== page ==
The social brain: Does guessing others' intentions make a difference when we learn?
People regularly engage in sophisticated 'mentalizing' (i.e. guessing the intentions or beliefs of others) whenever they convince, teach, deceive, and so on. Research published this week in PLOS Computational Biology demonstrates the laws that govern these intuitions and how efficient they are for anticipating the behaviour of other people.
The authors asked 26 participants to play repeated games against artificial (Bayesian) 'mentalizing' agents, which differ in their sophistication. Critically, the participants were told that they were either playing against each other, or that they were gambling without any in-the-flesh opponent, like in a casino. The results show that participants won against the artificial 'mentalizing' agents when the game was socially framed, and lost in the non-socially framed games.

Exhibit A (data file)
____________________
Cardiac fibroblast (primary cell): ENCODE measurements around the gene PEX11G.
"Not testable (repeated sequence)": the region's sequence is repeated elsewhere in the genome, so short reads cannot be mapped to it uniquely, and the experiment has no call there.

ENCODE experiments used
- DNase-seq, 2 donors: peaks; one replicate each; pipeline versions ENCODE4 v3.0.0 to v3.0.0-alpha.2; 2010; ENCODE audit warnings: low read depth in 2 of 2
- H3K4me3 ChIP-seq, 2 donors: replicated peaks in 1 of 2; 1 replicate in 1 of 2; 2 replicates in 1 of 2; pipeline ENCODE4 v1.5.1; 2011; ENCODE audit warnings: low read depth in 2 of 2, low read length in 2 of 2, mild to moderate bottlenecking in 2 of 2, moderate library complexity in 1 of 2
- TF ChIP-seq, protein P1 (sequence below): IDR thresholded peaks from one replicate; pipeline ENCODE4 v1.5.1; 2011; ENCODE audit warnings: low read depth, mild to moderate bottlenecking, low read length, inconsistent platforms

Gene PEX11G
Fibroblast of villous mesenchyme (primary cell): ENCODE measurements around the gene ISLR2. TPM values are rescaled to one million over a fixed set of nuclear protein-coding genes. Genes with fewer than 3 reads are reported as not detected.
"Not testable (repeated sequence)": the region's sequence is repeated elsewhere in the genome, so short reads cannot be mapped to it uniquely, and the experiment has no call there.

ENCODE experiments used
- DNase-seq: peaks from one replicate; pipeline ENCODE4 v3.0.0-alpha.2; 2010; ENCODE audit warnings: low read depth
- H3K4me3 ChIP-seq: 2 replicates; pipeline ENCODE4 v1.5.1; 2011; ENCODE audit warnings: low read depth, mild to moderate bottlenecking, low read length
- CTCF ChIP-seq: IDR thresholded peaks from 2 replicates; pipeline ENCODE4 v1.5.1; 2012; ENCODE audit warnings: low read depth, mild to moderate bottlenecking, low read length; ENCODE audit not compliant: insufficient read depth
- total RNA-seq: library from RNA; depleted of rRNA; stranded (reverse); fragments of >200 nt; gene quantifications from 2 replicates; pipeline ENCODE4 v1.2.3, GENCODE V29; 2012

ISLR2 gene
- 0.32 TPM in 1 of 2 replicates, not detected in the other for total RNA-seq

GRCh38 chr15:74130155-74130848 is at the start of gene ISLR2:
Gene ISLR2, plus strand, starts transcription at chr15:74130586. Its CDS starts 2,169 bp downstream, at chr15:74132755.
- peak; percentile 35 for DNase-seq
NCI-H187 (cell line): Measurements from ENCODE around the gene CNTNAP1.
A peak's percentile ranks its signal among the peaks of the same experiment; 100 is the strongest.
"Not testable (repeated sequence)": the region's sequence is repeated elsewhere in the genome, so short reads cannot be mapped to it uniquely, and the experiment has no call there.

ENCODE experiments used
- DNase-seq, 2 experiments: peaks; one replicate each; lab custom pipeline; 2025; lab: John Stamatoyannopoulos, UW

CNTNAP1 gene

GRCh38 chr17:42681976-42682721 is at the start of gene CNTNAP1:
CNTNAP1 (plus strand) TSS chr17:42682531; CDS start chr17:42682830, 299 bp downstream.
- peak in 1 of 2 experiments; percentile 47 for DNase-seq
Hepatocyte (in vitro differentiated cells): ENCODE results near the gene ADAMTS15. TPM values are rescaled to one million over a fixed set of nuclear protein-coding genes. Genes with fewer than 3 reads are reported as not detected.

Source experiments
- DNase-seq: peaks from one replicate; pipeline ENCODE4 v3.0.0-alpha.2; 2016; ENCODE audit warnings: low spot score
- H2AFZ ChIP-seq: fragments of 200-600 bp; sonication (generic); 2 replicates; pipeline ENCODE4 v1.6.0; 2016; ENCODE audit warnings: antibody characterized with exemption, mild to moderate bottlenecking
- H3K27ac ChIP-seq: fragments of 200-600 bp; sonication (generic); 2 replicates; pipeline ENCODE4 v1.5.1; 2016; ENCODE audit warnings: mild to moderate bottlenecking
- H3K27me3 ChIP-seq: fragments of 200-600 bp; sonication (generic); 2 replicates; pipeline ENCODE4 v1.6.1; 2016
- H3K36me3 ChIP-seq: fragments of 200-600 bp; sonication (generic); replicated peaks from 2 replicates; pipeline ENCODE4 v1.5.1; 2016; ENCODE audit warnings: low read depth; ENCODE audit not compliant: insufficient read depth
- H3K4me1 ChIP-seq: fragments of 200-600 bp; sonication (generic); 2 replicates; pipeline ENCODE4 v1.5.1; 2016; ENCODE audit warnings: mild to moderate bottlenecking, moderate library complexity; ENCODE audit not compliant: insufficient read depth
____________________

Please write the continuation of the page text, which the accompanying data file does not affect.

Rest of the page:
This study demonstrates that 'mentalizing' enables humans to guess how others learn about themselves, even in the absence of any explicit communication. This mental skill increases the chances of success in the context of repeated competitive social interactions.
The authors are currently applying this work to assess how this 'mentalizing' process and learning ability may differ in people with autism spectrum disorders, and neuropsychiatric conditions, such as schizophrenia.
The researchers say: "Our work is in line with an ongoing effort tending toward a computational (i.e. quantitative and refutable) understanding of animal cognition. Importantly, we showed that human 'mentalizing' intuitions are endowed with remarkable but limited sophistication, notwithstanding how critical they are for deciphering intentional behaviour."